Magic Camp Designed to Improve Movement; Children's Charity Support Innovative Project to Help Children with Hemiplegia Develop Motor Skills and Enhance Self-Esteem

Western Mail (Cardiff, Wales), September 8, 2014 | Go to article overview

Magic Camp Designed to Improve Movement; Children's Charity Support Innovative Project to Help Children with Hemiplegia Develop Motor Skills and Enhance Self-Esteem


A Welsh charity has found an inventive way of helping children with physical weaknesses - by teaching them magic tricks. A group of nine children with hemiplegia spent their summer at the first Breathe Magic Camp, an intensive therapy programme hosted by Bobath Children's Therapy Centre designed to improve their movement and confidence.

Children with hemiplegia have varying degrees of weakness and lack of control on one side of their body caused by brain damage.

The children learnt speciallyselected magic tricks which helps them increase the use of their affected hand and arm.

A team from Breathe Arts Health Research, made up of renowned Magic Circle magicians and highly specialist clinicians and academics, worked alongside Bobath therapists as well as Cardiff University physiotherapy and Occupational therapy undergraduates.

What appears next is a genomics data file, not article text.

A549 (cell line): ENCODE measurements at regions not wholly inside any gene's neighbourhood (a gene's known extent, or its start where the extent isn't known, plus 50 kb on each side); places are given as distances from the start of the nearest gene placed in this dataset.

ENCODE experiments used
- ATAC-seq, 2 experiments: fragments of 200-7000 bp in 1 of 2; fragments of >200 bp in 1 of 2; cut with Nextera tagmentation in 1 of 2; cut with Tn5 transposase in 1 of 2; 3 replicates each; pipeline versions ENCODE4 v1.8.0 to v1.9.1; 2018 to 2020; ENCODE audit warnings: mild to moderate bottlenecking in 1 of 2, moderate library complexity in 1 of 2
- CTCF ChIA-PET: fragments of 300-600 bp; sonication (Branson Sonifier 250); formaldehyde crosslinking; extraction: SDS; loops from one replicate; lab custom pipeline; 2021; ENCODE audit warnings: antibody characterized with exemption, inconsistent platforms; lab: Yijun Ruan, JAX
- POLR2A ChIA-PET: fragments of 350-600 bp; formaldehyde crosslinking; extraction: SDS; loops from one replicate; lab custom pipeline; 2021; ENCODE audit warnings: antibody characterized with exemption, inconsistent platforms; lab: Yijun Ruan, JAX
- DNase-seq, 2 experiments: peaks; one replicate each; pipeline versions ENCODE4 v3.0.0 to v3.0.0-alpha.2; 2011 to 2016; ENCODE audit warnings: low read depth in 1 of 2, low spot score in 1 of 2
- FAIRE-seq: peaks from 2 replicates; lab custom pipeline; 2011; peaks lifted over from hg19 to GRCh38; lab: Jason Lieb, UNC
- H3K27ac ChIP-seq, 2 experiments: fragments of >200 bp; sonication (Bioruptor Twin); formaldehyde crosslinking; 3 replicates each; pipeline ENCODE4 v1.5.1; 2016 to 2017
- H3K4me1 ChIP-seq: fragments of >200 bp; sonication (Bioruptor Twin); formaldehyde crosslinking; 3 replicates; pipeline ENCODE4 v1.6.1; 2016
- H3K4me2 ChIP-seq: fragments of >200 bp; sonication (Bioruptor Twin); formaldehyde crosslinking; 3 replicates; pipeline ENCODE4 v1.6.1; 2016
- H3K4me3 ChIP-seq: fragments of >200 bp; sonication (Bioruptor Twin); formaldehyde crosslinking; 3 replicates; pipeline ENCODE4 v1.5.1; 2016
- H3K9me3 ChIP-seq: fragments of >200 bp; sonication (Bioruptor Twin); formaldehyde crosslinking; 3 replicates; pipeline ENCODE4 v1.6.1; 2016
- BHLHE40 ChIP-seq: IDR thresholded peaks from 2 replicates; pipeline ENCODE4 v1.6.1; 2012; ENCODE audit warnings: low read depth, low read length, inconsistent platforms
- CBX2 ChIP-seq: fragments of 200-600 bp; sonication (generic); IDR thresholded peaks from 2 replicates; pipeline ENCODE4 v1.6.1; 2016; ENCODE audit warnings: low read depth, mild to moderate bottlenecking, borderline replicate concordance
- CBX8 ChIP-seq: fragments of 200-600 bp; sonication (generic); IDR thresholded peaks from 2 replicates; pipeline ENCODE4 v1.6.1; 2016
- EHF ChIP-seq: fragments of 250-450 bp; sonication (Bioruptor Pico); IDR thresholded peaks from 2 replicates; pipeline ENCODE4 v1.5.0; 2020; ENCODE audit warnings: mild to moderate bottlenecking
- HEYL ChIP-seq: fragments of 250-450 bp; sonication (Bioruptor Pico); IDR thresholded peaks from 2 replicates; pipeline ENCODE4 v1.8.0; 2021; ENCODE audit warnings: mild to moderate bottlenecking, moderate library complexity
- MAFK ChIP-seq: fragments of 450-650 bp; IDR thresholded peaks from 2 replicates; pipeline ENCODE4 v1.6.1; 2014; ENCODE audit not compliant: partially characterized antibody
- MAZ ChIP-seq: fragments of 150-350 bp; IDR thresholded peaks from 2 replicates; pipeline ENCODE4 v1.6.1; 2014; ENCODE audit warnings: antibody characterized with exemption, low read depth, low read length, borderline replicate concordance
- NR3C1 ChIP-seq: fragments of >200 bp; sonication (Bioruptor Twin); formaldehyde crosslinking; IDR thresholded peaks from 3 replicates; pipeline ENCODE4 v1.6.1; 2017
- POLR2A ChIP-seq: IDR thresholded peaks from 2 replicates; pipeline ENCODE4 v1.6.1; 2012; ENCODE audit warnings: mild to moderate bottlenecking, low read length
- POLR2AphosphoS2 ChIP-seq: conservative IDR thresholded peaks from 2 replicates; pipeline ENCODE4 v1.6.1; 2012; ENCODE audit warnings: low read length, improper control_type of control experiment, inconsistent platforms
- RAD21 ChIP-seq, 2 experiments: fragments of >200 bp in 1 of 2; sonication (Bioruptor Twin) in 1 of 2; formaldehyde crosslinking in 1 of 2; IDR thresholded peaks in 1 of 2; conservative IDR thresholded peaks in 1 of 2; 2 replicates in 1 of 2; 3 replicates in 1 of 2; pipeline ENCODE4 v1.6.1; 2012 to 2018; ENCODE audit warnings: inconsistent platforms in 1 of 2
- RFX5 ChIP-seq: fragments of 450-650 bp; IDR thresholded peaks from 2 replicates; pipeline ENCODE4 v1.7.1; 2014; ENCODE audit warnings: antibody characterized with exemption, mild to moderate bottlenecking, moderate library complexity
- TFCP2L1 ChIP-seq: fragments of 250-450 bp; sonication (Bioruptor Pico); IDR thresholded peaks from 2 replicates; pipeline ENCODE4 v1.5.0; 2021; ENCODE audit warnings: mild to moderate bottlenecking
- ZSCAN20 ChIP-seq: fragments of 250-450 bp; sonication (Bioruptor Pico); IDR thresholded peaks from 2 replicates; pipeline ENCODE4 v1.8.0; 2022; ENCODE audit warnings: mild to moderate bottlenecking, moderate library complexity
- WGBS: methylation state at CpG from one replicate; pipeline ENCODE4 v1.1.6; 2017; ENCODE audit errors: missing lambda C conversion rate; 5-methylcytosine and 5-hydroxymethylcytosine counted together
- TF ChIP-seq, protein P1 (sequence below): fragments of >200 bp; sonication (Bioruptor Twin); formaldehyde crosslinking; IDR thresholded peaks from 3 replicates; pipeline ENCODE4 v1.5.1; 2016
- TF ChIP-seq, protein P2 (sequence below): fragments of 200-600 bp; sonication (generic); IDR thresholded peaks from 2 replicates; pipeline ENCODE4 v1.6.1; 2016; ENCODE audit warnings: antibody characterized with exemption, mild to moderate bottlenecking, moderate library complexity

In a one-to-one setting, the team taught magic tricks and performing skills which will develop motor and bimanual skills - and enhance selfesteem.

Stefanie Nemeth, mum of budding magician, Kayla, 10, said: "We found out Kayla had hemiplegia a few days after she was born.

"She was delivered by C section after a difficult labour during which her oxygen levels deteriorated.

"She was taken straight to SCBU and put on a ventilator.

"We knew something was wrong straight away. We were then told by the consultant that Kayla had suffered a bleed in the brain which would result in her having hemiplegia."

The Swansea resident added: "Kayla has been to Bobath Children's Therapy Centre Wales for specialist therapy a few times now and each time we walk away feeling so grateful for all their help.

"We were delighted when we found out she had the opportunity to attend the Magic Camp.

"I've noticed her confidence grow and I have no problems getting her to practice her physio exercises at home."

The magic camp programme was developed by Dr Dido Green, Research Director at Breathe Arts Health Research and Reader in Rehabilitation at Oxford Brookes University, in 2010 in collaboration with Magic Circle magicians David Owen and Richard McDougall and Senior Occupational Therapist Amarlie Moore.

Following a number of inspiring workshops led at the Evelina Children's Hospital, a series of Magic Camps delivered by Breathe Arts Health Research have been run with researchers working alongside to explore the therapeutic benefits of the programme.

This is the first time the successful Breathe Magic Camp concept has expanded into Wales. …

The rest of this article is only available to active members of Questia

Already a member? Log in now.

Notes for this article

Add a new note
If you are trying to select text to create highlights or citations, remember that you must now click or tap on the first word, and then click or tap on the last word.